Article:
Exploring Our Solar 'Family'
by Dilma Attidekou
The Sun has a family called the Solar System. The family includes the planets Neptune, Saturn, Uranus, Pluto, Mars, Jupiter, Earth, and Venus. All the planets are of different sizes, shapes, and temperatures. However, despite their differences, they all stay in orbit due to the sun’s gravity.
The Sun’s family stays together by gravity. Each planet has its own gravitational force which pulls each other close and makes sure they do not leave their orbit. The 4 planets closer to the sun are dense balls of rock since it’s too hot for anything else to be sustained. The other 4 planets are way bigger and made of gas and liquids. The planet at the end of the Solar System, Pluto, is a solid and icy ball since it is furthest from the sun and doesn’t receive much heat. What makes every planet special is where they’re located in the solar system.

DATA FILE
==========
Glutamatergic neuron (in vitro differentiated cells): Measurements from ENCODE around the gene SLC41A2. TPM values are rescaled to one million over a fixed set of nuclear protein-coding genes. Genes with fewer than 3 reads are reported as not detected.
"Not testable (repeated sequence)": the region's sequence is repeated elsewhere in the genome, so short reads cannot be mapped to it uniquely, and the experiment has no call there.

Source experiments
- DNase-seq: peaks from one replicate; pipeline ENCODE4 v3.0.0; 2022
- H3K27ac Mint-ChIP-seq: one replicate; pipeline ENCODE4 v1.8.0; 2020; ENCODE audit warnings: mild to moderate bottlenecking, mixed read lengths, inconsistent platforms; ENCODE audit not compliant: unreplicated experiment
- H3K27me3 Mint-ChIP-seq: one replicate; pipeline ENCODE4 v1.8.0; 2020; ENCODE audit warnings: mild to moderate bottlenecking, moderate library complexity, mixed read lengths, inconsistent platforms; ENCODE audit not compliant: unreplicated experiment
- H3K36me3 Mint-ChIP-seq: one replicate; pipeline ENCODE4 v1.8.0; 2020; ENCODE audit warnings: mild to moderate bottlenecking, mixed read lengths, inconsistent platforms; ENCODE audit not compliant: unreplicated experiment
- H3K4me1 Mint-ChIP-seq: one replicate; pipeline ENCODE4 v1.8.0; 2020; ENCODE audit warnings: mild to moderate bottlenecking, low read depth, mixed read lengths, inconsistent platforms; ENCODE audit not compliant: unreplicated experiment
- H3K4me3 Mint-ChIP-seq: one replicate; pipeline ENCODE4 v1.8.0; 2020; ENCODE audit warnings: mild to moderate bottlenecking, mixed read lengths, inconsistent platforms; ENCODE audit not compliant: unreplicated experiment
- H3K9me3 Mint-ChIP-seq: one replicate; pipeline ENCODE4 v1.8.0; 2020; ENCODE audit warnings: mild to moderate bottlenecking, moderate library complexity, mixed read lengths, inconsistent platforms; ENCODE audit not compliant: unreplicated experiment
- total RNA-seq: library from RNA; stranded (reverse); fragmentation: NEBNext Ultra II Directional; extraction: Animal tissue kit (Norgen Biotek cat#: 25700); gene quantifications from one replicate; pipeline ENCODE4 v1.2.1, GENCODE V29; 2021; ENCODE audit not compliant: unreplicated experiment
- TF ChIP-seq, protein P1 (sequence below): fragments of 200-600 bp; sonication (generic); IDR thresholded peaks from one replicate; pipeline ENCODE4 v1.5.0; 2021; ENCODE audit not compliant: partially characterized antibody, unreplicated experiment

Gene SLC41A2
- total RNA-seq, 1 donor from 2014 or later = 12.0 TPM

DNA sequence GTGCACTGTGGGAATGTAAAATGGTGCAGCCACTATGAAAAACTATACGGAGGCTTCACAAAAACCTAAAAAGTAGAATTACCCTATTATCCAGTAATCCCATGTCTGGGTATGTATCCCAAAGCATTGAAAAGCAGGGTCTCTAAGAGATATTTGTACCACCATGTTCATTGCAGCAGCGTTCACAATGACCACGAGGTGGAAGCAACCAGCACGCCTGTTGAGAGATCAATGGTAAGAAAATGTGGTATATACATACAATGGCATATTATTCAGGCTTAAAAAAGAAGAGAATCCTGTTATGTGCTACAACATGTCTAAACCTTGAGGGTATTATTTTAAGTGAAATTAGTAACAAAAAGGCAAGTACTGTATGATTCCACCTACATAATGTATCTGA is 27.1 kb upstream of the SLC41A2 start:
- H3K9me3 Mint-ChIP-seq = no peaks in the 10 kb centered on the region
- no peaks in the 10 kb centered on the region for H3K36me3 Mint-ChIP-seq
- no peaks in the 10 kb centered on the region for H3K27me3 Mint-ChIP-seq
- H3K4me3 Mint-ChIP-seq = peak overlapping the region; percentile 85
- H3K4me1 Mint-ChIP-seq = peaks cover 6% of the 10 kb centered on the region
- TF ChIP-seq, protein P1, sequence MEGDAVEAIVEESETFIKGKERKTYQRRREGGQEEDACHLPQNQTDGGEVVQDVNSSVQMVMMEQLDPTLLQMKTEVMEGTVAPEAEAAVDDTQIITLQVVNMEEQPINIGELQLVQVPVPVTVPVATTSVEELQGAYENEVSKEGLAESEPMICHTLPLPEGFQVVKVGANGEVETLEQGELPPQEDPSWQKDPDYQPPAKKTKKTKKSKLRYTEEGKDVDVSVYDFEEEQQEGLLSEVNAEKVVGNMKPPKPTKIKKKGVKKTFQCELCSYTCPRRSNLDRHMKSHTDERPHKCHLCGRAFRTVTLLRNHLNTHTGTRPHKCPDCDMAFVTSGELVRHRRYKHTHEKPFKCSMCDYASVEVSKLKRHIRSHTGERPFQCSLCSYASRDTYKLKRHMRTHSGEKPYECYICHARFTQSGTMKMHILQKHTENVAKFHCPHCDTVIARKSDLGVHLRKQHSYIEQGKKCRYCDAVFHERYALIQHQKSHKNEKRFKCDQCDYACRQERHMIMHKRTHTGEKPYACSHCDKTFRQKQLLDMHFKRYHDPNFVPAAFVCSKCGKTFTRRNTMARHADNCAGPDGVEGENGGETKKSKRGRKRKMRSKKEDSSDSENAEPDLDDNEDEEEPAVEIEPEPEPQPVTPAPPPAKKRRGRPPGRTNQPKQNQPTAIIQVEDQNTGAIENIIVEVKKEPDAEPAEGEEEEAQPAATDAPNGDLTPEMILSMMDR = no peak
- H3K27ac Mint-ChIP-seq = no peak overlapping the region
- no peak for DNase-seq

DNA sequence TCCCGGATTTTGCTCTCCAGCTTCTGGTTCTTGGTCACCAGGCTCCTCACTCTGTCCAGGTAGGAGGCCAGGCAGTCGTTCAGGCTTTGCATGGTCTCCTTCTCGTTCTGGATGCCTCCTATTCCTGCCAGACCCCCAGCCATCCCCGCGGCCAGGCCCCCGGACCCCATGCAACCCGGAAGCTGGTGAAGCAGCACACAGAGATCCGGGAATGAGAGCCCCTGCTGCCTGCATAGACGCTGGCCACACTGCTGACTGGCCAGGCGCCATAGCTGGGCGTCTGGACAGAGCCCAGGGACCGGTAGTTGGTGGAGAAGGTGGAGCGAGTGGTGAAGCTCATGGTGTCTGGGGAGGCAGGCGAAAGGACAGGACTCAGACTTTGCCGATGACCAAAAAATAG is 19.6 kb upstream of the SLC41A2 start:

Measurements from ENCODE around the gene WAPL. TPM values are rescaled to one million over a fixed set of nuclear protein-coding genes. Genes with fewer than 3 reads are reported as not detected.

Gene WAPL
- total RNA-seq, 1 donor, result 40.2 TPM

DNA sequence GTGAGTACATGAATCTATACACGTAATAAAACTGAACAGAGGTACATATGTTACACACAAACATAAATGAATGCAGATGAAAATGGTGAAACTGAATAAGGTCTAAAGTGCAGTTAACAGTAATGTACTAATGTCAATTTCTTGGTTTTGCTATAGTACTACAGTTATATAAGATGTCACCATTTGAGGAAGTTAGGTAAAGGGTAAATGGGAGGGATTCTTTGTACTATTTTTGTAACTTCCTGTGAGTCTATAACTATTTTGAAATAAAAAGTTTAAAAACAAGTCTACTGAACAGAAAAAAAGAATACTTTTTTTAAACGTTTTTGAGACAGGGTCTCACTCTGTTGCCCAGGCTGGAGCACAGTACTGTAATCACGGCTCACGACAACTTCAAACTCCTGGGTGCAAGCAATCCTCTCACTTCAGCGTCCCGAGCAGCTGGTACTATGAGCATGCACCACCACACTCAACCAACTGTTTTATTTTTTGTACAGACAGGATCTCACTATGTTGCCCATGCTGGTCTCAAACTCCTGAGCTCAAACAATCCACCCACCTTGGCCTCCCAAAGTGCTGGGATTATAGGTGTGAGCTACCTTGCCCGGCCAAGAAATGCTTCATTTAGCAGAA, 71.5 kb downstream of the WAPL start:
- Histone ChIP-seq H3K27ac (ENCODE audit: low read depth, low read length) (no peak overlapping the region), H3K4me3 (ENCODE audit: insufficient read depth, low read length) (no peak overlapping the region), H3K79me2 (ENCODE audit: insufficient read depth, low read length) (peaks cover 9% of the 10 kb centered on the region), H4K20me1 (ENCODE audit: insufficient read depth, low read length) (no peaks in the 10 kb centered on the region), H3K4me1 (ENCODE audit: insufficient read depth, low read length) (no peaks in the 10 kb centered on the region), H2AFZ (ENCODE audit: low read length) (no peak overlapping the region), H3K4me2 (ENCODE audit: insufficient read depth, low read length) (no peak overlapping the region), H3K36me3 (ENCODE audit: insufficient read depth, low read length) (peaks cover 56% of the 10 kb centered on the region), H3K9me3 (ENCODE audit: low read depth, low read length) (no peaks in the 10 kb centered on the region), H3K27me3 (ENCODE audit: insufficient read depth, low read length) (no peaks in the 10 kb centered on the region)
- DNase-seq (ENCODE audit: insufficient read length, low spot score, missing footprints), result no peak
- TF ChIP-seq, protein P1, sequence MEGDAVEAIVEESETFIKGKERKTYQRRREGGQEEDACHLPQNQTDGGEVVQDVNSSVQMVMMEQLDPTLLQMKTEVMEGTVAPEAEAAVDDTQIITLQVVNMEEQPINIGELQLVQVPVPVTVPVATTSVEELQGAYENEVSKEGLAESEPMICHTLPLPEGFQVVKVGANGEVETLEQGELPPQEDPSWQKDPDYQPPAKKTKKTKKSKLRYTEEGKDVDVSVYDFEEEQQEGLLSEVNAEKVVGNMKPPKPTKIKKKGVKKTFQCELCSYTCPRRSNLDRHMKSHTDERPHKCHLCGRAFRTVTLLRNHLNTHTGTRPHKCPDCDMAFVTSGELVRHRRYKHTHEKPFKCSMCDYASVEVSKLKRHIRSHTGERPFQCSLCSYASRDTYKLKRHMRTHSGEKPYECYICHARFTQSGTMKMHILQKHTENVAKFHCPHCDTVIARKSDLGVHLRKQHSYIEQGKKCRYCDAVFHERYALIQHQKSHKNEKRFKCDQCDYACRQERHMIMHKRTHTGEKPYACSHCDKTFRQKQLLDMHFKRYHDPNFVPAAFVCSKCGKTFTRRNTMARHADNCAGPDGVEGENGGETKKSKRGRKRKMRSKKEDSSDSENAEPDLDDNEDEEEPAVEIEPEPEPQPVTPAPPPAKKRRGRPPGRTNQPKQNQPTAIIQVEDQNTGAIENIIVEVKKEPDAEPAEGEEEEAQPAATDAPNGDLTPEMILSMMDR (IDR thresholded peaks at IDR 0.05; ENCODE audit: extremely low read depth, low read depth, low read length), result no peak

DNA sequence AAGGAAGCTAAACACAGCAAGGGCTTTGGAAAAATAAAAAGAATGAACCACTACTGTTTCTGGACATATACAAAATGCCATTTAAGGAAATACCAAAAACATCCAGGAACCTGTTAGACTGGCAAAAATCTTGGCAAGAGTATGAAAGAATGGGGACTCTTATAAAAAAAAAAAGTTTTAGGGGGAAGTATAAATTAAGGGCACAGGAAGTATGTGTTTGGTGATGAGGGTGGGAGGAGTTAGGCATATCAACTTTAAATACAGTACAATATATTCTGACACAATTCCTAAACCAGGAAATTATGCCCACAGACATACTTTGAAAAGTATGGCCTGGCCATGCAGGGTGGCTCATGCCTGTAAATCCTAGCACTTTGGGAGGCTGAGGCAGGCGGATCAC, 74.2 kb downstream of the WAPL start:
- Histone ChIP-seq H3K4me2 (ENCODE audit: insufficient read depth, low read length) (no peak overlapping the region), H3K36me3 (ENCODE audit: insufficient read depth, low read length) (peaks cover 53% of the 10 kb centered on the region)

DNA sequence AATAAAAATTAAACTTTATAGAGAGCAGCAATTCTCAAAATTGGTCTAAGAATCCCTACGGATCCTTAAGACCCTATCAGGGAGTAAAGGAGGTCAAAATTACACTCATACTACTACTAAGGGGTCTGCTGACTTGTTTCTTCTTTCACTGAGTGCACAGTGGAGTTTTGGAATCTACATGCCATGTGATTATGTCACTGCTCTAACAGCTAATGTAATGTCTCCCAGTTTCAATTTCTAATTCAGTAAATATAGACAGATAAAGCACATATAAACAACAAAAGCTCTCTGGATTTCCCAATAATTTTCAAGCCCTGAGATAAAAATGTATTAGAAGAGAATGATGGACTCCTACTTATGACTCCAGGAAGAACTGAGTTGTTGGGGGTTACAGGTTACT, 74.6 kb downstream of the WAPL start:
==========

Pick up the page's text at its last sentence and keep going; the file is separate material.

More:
The Earth has one moon and it orbits the Earth while the Earth orbits the sun. Pluto has one moon while Mars has two moons. Mercury and Venus do not have any Moons. In a way, all the large gas planets have their own miniature “solar system.”
Tiny pieces of dust floating in space and near planets are also part of the Sun’s family. Big pieces of rocks are called asteroids while comets come from the edge of the solar system and they go past the Sun before disappearing again. Although asteroids and comets don’t seem as significant as planets, they are all part of the solar system.
The solar system is one big family in the same way that human families consist of different people who are different from one another, yet they all support and help each other.
[Source: 100 Things You Should Know About Space]